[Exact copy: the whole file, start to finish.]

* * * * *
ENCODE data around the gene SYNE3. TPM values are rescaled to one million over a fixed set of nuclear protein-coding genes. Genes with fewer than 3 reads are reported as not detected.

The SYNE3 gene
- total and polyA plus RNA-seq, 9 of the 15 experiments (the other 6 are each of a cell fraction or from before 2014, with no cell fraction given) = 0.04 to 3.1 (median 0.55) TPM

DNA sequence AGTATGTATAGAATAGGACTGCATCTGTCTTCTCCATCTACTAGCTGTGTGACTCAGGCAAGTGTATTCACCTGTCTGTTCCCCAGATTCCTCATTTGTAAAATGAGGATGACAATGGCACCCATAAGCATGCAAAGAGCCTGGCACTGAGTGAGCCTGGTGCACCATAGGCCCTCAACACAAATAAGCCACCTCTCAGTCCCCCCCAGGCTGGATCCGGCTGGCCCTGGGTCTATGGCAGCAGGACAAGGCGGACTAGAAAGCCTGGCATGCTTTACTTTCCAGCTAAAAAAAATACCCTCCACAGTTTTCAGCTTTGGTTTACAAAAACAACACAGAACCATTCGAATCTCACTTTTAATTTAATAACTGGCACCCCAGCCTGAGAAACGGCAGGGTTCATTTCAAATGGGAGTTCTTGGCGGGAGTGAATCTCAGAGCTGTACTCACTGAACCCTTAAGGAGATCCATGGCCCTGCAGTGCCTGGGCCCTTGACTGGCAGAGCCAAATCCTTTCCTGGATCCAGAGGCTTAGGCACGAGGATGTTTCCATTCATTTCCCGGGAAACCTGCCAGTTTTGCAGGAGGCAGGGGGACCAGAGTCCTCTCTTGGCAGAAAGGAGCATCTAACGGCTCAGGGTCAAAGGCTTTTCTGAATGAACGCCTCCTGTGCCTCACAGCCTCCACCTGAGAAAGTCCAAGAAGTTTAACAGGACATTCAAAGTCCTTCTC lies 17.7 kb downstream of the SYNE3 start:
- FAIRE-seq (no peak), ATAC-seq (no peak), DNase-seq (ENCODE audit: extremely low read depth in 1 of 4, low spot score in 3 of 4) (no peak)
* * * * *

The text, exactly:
ENCODE data around the gene SYNE3. TPM values are rescaled to one million over a fixed set of nuclear protein-coding genes. Genes with fewer than 3 reads are reported as not detected.

The SYNE3 gene
- total and polyA plus RNA-seq, 9 of the 15 experiments (the other 6 are each of a cell fraction or from before 2014, with no cell fraction given) = 0.04 to 3.1 (median 0.55) TPM

DNA sequence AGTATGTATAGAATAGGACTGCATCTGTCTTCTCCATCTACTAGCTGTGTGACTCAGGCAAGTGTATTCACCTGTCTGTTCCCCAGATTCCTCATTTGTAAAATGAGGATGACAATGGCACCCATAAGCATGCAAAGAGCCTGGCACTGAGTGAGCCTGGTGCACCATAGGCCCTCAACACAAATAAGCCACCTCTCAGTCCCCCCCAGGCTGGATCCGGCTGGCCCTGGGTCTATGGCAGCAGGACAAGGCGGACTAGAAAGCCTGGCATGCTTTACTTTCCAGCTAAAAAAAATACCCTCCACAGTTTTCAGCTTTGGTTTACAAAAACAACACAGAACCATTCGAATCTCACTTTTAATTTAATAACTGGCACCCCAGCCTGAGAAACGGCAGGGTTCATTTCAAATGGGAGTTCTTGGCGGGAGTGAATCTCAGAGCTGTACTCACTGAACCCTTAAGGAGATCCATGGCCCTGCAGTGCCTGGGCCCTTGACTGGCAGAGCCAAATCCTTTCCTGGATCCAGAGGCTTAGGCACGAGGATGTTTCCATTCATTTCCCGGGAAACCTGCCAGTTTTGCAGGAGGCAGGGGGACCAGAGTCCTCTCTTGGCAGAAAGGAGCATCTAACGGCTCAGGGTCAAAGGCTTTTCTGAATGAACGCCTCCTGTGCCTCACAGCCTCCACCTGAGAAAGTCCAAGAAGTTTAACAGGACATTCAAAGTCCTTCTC lies 17.7 kb downstream of the SYNE3 start:
- FAIRE-seq (no peak), ATAC-seq (no peak), DNase-seq (ENCODE audit: extremely low read depth in 1 of 4, low spot score in 3 of 4) (no peak)